Douglass McDonald comes to San Antonio from Cincinnati to manage the Alamo, which is in the planning stages of a major renovation and restoration project.
The company is celebrating the milestone with reduced admission to all the Ripley’s Entertainment attractions.
Now is the time to “put up or shut up.” Now is the time to restore the Alamo to a place of reverence, remembrance, and honor.
There are a number of issues this Council faces as soon as its members return – The fiscal year 2018 budget discussions, for example, begin in August.
Since childhood, I’ve looked upon the Alamo with a sense of deep historic importance –even if I could not fully understand, articulate, or appreciate, its importance.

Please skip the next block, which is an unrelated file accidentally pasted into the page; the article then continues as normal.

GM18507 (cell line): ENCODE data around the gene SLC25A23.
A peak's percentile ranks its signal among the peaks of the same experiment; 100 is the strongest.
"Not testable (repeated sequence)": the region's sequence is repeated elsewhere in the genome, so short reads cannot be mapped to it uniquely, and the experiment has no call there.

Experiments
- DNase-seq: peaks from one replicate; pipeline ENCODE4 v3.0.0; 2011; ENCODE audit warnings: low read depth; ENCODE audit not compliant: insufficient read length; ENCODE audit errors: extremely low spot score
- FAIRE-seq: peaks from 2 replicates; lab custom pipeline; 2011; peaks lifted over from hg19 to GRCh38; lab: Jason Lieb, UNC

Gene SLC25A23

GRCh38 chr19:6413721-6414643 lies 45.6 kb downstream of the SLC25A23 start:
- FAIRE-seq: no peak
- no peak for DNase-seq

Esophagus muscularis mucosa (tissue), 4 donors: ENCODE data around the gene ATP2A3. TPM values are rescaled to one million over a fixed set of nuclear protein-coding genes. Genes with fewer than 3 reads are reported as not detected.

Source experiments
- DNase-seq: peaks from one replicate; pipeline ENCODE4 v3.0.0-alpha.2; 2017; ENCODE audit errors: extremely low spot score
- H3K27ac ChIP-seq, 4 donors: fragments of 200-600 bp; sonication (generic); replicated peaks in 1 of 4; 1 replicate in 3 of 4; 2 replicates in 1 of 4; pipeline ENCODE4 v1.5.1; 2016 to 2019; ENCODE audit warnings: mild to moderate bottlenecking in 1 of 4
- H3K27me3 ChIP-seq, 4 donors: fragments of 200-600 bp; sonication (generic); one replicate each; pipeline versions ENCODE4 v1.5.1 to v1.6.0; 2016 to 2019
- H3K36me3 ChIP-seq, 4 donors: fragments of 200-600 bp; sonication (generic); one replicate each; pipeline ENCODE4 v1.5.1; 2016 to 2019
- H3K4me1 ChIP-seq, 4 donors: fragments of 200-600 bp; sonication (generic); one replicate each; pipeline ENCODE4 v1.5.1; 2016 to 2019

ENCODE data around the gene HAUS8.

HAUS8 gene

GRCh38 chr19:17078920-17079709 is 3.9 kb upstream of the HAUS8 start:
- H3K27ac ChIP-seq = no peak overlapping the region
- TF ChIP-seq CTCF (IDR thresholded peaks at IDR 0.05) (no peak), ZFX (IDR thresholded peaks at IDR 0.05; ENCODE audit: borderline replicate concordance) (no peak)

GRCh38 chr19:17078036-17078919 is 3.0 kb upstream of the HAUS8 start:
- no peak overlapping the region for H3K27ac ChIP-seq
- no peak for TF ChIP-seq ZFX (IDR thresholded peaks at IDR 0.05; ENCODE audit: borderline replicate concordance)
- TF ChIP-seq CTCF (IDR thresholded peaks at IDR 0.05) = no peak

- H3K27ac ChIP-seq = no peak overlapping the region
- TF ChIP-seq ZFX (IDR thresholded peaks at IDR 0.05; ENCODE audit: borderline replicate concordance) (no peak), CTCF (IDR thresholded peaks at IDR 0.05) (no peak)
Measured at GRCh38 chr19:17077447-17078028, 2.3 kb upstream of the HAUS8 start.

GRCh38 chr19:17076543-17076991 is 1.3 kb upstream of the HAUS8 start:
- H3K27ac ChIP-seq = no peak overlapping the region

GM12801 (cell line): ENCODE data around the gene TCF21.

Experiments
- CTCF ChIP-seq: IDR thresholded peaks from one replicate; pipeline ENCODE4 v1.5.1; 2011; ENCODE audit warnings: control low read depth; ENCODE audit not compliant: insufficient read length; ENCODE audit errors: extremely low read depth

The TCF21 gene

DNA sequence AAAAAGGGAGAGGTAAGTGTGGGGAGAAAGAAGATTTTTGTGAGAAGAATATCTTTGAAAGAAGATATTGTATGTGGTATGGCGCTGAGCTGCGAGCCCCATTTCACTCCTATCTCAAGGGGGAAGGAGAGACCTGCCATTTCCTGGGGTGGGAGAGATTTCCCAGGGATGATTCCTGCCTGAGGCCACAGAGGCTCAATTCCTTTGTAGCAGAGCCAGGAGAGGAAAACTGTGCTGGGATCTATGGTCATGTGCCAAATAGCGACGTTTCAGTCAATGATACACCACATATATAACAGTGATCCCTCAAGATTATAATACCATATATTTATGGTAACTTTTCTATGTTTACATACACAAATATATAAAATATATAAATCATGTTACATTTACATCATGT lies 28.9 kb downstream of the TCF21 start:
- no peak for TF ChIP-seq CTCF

City Council on Thursday voted unanimously in favor of the $450 million Alamo Master Plan, which initiates the hiring of architects to design the final physical space surrounding the Alamo and allows city and state officials to start work on key elements of the plan.
So far, designers seem to have scrapped the idea to remove and relocate existing trees, and they have added several entry points north of the plaza.
In 1936, the State of Texas held a Centennial celebration, and like everything Texas does, it was the biggest celebration of a centennial ever seen.
The proposed Alamo Master Plan is no exception to the rigors of public input that a project of such significance should rightfully have to undergo.
We urge City Council to approve the master plan conditional on the plaza remaining a connected civic space rather than a controlled-access outdoor museum.